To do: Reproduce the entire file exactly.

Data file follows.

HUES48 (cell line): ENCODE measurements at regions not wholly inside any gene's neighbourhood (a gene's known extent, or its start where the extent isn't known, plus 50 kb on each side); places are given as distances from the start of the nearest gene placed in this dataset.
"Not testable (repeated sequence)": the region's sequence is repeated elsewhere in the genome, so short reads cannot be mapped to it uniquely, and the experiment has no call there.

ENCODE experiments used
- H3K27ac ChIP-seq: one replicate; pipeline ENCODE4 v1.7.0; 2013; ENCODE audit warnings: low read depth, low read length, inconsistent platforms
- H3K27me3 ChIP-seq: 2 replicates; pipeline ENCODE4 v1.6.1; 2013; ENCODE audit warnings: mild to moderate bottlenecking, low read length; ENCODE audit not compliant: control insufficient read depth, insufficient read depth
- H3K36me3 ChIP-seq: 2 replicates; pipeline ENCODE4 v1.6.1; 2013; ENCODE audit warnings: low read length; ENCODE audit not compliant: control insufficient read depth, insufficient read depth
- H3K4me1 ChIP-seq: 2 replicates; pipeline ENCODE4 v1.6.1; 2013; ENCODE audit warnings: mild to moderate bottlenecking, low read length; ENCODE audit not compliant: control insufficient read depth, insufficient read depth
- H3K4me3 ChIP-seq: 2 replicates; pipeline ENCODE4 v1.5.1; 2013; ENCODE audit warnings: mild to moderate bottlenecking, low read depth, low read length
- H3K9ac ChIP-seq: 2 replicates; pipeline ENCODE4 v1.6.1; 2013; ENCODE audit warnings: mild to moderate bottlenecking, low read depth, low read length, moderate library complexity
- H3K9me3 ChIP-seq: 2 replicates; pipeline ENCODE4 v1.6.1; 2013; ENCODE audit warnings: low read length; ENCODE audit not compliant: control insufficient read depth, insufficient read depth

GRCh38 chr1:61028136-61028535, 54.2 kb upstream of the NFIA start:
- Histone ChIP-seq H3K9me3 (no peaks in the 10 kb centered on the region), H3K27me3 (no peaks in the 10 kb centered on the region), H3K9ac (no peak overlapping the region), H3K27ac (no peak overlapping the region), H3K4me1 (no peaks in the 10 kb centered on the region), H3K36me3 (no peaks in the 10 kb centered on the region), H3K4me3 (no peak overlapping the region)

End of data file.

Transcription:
HUES48 (cell line): ENCODE measurements at regions not wholly inside any gene's neighbourhood (a gene's known extent, or its start where the extent isn't known, plus 50 kb on each side); places are given as distances from the start of the nearest gene placed in this dataset.
"Not testable (repeated sequence)": the region's sequence is repeated elsewhere in the genome, so short reads cannot be mapped to it uniquely, and the experiment has no call there.

ENCODE experiments used
- H3K27ac ChIP-seq: one replicate; pipeline ENCODE4 v1.7.0; 2013; ENCODE audit warnings: low read depth, low read length, inconsistent platforms
- H3K27me3 ChIP-seq: 2 replicates; pipeline ENCODE4 v1.6.1; 2013; ENCODE audit warnings: mild to moderate bottlenecking, low read length; ENCODE audit not compliant: control insufficient read depth, insufficient read depth
- H3K36me3 ChIP-seq: 2 replicates; pipeline ENCODE4 v1.6.1; 2013; ENCODE audit warnings: low read length; ENCODE audit not compliant: control insufficient read depth, insufficient read depth
- H3K4me1 ChIP-seq: 2 replicates; pipeline ENCODE4 v1.6.1; 2013; ENCODE audit warnings: mild to moderate bottlenecking, low read length; ENCODE audit not compliant: control insufficient read depth, insufficient read depth
- H3K4me3 ChIP-seq: 2 replicates; pipeline ENCODE4 v1.5.1; 2013; ENCODE audit warnings: mild to moderate bottlenecking, low read depth, low read length
- H3K9ac ChIP-seq: 2 replicates; pipeline ENCODE4 v1.6.1; 2013; ENCODE audit warnings: mild to moderate bottlenecking, low read depth, low read length, moderate library complexity
- H3K9me3 ChIP-seq: 2 replicates; pipeline ENCODE4 v1.6.1; 2013; ENCODE audit warnings: low read length; ENCODE audit not compliant: control insufficient read depth, insufficient read depth

GRCh38 chr1:61028136-61028535, 54.2 kb upstream of the NFIA start:
- Histone ChIP-seq H3K9me3 (no peaks in the 10 kb centered on the region), H3K27me3 (no peaks in the 10 kb centered on the region), H3K9ac (no peak overlapping the region), H3K27ac (no peak overlapping the region), H3K4me1 (no peaks in the 10 kb centered on the region), H3K36me3 (no peaks in the 10 kb centered on the region), H3K4me3 (no peak overlapping the region)